Managerial skill basics

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Information about Managerial skill basics
Education

Published on August 19, 2009

Author: sachnil09

Source: authorstream.com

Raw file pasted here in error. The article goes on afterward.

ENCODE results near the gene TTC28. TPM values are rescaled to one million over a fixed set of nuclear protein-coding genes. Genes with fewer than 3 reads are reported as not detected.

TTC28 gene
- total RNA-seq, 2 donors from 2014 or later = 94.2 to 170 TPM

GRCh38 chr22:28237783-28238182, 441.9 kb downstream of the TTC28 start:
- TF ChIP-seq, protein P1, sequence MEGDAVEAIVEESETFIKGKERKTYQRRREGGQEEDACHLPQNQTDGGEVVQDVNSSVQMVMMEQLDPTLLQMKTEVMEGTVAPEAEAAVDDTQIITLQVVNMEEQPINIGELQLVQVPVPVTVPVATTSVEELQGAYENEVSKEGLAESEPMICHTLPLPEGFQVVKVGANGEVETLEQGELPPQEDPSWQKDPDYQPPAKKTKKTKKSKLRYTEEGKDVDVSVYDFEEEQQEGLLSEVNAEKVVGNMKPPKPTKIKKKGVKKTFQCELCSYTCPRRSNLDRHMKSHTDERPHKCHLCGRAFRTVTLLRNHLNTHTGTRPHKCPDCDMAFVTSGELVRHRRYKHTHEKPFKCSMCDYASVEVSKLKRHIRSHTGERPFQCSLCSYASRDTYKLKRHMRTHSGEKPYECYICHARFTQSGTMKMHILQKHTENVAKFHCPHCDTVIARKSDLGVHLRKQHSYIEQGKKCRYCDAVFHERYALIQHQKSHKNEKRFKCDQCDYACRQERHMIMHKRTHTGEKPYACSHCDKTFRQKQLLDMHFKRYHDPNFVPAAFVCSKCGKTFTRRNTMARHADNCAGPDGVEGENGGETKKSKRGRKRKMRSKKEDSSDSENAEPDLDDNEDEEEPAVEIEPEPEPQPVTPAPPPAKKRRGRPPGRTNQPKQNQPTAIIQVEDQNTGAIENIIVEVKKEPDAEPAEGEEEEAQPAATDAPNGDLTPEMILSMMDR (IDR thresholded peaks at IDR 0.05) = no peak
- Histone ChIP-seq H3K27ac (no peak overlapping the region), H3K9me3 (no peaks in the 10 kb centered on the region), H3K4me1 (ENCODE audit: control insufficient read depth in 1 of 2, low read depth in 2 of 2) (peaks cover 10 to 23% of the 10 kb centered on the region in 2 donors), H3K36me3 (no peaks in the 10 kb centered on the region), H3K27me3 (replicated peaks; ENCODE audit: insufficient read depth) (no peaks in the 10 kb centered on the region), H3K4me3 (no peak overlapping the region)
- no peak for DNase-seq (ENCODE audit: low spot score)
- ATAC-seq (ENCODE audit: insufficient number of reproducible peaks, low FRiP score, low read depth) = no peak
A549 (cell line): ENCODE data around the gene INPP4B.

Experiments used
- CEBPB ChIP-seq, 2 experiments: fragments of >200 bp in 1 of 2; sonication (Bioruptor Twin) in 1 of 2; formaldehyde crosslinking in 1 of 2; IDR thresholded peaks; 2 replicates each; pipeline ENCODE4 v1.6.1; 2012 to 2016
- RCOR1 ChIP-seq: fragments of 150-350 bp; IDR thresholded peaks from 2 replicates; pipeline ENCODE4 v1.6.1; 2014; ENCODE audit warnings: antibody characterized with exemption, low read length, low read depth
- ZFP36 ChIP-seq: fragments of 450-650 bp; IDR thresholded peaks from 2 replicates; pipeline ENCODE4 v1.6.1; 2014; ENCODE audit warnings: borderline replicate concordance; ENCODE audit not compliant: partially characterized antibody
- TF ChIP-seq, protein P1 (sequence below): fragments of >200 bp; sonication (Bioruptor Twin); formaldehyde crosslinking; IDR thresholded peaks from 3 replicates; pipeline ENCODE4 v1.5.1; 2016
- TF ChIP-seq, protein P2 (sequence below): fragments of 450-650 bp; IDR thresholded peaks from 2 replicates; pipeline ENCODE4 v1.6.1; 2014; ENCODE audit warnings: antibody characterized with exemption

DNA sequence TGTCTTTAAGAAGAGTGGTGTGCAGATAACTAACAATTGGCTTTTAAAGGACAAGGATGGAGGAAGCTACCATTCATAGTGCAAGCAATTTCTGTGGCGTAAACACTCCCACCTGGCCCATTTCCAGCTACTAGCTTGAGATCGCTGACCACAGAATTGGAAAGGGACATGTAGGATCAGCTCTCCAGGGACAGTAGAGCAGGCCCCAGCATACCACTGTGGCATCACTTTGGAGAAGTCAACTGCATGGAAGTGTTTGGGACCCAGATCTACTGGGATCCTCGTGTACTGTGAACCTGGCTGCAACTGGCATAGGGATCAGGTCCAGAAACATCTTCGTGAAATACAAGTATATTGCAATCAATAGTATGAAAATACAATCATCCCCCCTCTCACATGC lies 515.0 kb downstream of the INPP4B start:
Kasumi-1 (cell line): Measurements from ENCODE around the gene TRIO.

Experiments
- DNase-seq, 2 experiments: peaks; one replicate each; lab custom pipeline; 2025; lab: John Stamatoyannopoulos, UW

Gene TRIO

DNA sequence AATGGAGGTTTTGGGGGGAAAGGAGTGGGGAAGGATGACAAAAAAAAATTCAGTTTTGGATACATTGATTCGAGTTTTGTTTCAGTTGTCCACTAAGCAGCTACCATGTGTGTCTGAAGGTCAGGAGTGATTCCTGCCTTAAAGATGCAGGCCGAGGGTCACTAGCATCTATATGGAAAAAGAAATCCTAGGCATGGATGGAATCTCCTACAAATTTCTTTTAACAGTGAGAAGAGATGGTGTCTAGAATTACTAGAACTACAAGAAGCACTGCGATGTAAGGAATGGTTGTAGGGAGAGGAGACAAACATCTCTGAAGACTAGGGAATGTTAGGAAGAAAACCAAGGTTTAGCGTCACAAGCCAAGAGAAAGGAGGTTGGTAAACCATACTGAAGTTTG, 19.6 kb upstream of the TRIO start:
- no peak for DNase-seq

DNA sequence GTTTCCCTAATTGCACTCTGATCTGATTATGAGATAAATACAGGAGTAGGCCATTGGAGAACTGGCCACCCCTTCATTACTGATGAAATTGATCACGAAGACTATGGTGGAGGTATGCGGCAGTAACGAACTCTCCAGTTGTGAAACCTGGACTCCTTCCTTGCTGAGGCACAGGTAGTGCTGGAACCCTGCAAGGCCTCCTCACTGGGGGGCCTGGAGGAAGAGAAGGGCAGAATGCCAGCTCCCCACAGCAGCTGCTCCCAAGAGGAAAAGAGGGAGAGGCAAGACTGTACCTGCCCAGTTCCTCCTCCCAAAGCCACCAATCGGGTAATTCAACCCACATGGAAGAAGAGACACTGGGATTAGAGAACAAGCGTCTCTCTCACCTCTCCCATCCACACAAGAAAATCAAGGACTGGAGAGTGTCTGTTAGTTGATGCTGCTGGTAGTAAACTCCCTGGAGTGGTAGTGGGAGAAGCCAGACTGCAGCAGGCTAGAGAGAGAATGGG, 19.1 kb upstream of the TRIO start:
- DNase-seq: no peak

Slide 1: 8/19/2009 M I T 2009 AURANGABAD 1 Department of MBA M I T MIT Aim of this unit : 8/19/2009 M I T 2009 AURANGABAD demonstrate the application of the basic skills, essential functions and processes of effective management in the context of organisations; understand the framework required for managing the physical and human resources of your department or organisation; and demonstrate skills required to establish and maintain an appropriate environment within which you, your employees and colleagues are able to successfully function. 2 Aim of this unit MIT Study Materials : 8/19/2009 M I T 2009 AURANGABAD Textbook: Bartol, KM, Martin, DC, Tein, MH & Matthews, GW 2005, Management: a pacific rim focus, 4th edition, NSW: McGraw-Hill Book Company. Study Guide: can be collected from Distance education 3 Study Materials Why study Management? : 8/19/2009 M I T 2009 AURANGABAD The universality of management The reality of work (manage or managed) Managing yourself Rewards and challenges of being a manager 4 Why study Management? The organisation of the subject : 8/19/2009 M I T 2009 AURANGABAD 5 The organisation of the subject Lecture1Introduction:The Challenge of Management : 8/19/2009 M I T 2009 AURANGABAD Lecture1Introduction:The Challenge of Management 6 Learning Outcomes : 8/19/2009 M I T 2009 AURANGABAD explain the four functions of management; explain the differences and similarities in work activities of top, middle and first-line managers; identify the major competencies required by contemporary managers; and identify and explain the differences between effectiveness and efficiency. 7 Learning Outcomes Topics : 8/19/2009 M I T 2009 AURANGABAD Overview of management What managers actually do and managerial roles Managerial knowledge, skills & performance Managerial job types How the manager’s job is changing Stakeholder management and inclusivity Managerial competency 8 Topics Overview of Management : 8/19/2009 M I T 2009 AURANGABAD What is Management? The art of getting things done through people Mary Follett (1868-1933) Management is achievement of organisational goals through the major functions of planning, organising, leading and controlling. 9 Overview of Management Overview of Management : 8/19/2009 M I T 2009 AURANGABAD Planning The process of setting goals and deciding how best to achieve them. Organising The process of allocating human and non-human resources so that plans can be carried out successfully. Leading The process of influencing others to engage in the work behaviours necessary to reach organisational goals. Controlling The process of regulating organisational activities so that actual performance conforms to expected organisational standards and goals 10 Overview of Management The Management Process : 8/19/2009 M I T 2009 AURANGABAD An extended model of management process 11 The Management Process Work Agenda Work Methods & Roles Management Functions: Planning Organising Leading Controlling Knowledge Base & Key Management Skills Performance (goal achievement) What Managers Actually Do? (Work Methods) : 8/19/2009 M I T 2009 AURANGABAD What are they according to your experience or observation? 12 What Managers Actually Do? (Work Methods) What Managers Actually Do? : 8/19/2009 M I T 2009 AURANGABAD Henry Mintzberg’s (1980) study of managers concluded: They perform great quantity of work at unrelenting pace. Work is typically varied, fragmented, brief. Prefer to deal with current, specific, ad hoc issues. 13 What Managers Actually Do? What Managers actually do? : 8/19/2009 M I T 2009 AURANGABAD Effective managers are at the centre of a network of contacts. Prefer verbal communication and networks. Control of own activities—good information essential for this control. 14 What Managers actually do? Network : 8/19/2009 M I T 2009 AURANGABAD A set of co-operative relationships with individuals whose help is needed in order for a manager to function effectively. A network could include superiors, subordinates, peers and other organisation members, as well as many outsiders, personal contacts or professionals. How to build or create networks is an important management skill to facilitate the achievement of management goal. 15 Network Slide 16: 8/19/2009 M I T 2009 AURANGABAD Discussion: Do you think that strong social relationships at work still result in greater output? How do you build the network? What is your experience? 16 Managerial Roles : 8/19/2009 M I T 2009 AURANGABAD Mintzberg’s managerial roles Interpersonal Informational Decisional 17 Managerial Roles Interpersonal Role : 8/19/2009 M I T 2009 AURANGABAD Managerial roles that involve people and other duties that are ceremonial and symbolic in nature Figureheads: obliged to perform a number of routine duties of a legal or social nature, ex: greeting visitors Leader role: responsible for hiring, training, motivating and disciplining employees. Liaison role: Developing channels of communication, especially informal channels with other corporate directors, political connections, media, public figures. 18 Interpersonal Role Informational Role : 8/19/2009 M I T 2009 AURANGABAD Managerial roles that involve receiving, collecting and disseminating information Monitor: Sifting, sorting, selecting information (to help set the agenda)—phone, meetings, memos, social functions, mail, public gatherings. Disseminator: The passing of relevant information to subordinates. Spokesperson: Transmits information to outsiders on organisation’s plans, policies, actions, results, etc. (ex: holding board meetings; giving information to media) 19 Informational Role Decisional Role : 8/19/2009 M I T 2009 AURANGABAD Managerial roles that revolve around making decisions Entrepreneur: Ability to identify opportunities and threats, and initiates improvement projects to bring about change Disturbance handler: responsible for corrective action when organisation faces important unexpected disturbances. Resource allocator: responsible for the allocation of organisational resources of all kinds-making or approving all significant organisational decisions (ex: budgeting) Negotiator: responsible for representing the organisation at major negotiations (ex: participating in union contract negotiating) 20 Decisional Role Types of Managers : 8/19/2009 M I T 2009 AURANGABAD Vertical dimension: focusing on different hierarchical organisation levels Horizontal dimension:addressing variations in managers’ responsibility areas. 21 Types of Managers Vertical Differences In Management Roles : 8/19/2009 M I T 2009 AURANGABAD 22 Vertical Differences In Management Roles Middle managers—mixed skill needs First line managers/supervisors—leading, technical skills Operational level staff Top managers—planning, conceptual skills Horizontal Differences In Management Roles : 8/19/2009 M I T 2009 AURANGABAD Functional managers Specific, technical focus General managers Broad, whole of organisation/unit responsibilities Project managers Integrative, team focus 23 Horizontal Differences In Management Roles Managerial Knowledge, Skills & Performance : 8/19/2009 M I T 2009 AURANGABAD Knowledge base Managers need a relevant, fairly extensive knowledge base for their particular managerial job. This may be in several areas e.g.: Knowledge of industry Knowledge of product Knowledge of market Knowledge of technology t 24 Managerial Knowledge, Skills & Performance Managerial Knowledge, Skills & Performance : 8/19/2009 M I T 2009 AURANGABAD Skills base Technical skills: knowledge of and proficiency in a specialised field Human relations skills: the ability to work with other people individually and in a group Conceptual skills: the ability to think and to conceptualise about abstract and complex situations. 25 Managerial Knowledge, Skills & Performance Managerial Knowledge, Skills & Performance : 8/19/2009 M I T 2009 AURANGABAD Performance Drucker says performance achieved through management comprises two important dimensions: effectiveness and efficiency. Effectiveness an ability to choose and achieve appropriate goals Efficiency an ability to make the best use of resources in achieving goals Management 26 Managerial Knowledge, Skills & Performance 27/02/2008 Slide 27: 8/19/2009 M I T 2009 AURANGABAD How the manager’s job is changing? Your views? What is the most challenging issue being a manager? 27 How the manager’s job is changing : 8/19/2009 M I T 2009 AURANGABAD Changes: Changing technology Increased threat to security Increased emphasis on organisational and managerial ethics Increased diversity in market, workforce and product Increased competitiveness 28 How the manager’s job is changing Slide 29: 8/19/2009 M I T 2009 AURANGABAD Impact of changes Changing technology: shifting organisational boundaries; changing working practices (e-business); changing transaction style (e-commerce); virtual workplace; flexile work arrangement Increased threats to security: risk management; work life-personal life balance; globalisation concerns; discrimination concerns Increased emphasis on ethics: redefined values; rebuilding trust; increased accountabilities 29 Slide 30: 8/19/2009 M I T 2009 AURANGABAD Impact of changes (continued) Increased diversity: perception of managing diversity e.g. customer services, human resource management Increased competitiveness: customer services; quality management; innovation; globalisation (need a global perspective); efficiency/productivity, knowledge management and learning organisations 30 Source: Robbins et al. 2006, Foundations of management, 2nd edition, Pearson, Australia. Stakeholder Management and Inclusivity : 8/19/2009 M I T 2009 AURANGABAD Stakeholder management is a developing theme of management including the claims of all stakeholders. Inclusivity is a term used to describe how executives freely communicate their ideas to better engage and inform the workforce and stakeholders. A critical issue to organisational success is that the manager’s ability to manage and develop a network of interdependent relationships with a wise and diverse range of stakeholders (Hannon, Patton and Marlow 2000). Case: Fremantle port, textbook pp.22-23. 31 Stakeholder Management and Inclusivity Managerial Competency : 8/19/2009 M I T 2009 AURANGABAD Managerial competencies are the knowledge, skills, behaviours and attitudes that a manager needs to be effective and efficient. 32 Managerial Competency Managerial Competency : 8/19/2009 M I T 2009 AURANGABAD Fletcher and Baldry (2000) Managing the work Strategy and commitment Development team ability Developing team skills Initiating improvements; and Building relationships with others 33 Managerial Competency Management Technique : 8/19/2009 M I T 2009 AURANGABAD Communicate the big picture Delegate work and responsibilities Help employees get goals Recognise problems Reward employees Be a mentor Give reviews Have a heart Take the time to be a manager 34 Management Technique Activities : 8/19/2009 M I T 2009 AURANGABAD Text Case: The challenge of management –Fremantle Port (pp.22-23) Activities 35 Work for next week : 8/19/2009 M I T 2009 AURANGABAD Read ‘the Enron’s Scandal’ case 36 Work for next week